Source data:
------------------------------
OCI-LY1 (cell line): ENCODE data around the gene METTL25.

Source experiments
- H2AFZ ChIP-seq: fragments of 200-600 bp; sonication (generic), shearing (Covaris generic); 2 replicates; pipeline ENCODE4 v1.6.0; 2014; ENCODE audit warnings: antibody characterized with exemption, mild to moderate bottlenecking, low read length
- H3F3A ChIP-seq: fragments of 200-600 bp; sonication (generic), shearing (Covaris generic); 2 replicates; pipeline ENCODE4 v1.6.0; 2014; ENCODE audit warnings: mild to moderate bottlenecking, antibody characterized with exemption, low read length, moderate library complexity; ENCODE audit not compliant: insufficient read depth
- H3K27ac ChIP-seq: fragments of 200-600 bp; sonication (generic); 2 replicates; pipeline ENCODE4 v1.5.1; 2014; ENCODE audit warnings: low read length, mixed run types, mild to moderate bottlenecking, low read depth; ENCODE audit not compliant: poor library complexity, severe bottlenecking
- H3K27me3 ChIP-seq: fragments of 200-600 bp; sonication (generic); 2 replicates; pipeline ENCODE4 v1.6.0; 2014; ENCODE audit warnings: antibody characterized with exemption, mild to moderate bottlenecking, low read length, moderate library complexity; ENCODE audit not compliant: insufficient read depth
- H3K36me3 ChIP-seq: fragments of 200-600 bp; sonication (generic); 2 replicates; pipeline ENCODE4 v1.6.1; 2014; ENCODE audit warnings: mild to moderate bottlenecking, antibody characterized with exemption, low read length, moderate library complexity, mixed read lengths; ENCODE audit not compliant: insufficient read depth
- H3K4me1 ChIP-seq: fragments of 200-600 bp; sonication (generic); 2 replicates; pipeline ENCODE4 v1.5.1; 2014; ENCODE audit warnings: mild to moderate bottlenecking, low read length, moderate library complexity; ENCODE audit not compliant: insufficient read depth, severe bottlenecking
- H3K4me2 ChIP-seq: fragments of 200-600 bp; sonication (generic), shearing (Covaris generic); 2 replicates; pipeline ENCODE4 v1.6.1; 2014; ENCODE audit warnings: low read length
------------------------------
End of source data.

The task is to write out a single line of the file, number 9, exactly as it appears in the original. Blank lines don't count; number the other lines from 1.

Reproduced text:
- H3K4me2 ChIP-seq: fragments of 200-600 bp; sonication (generic), shearing (Covaris generic); 2 replicates; pipeline ENCODE4 v1.6.1; 2014; ENCODE audit warnings: low read length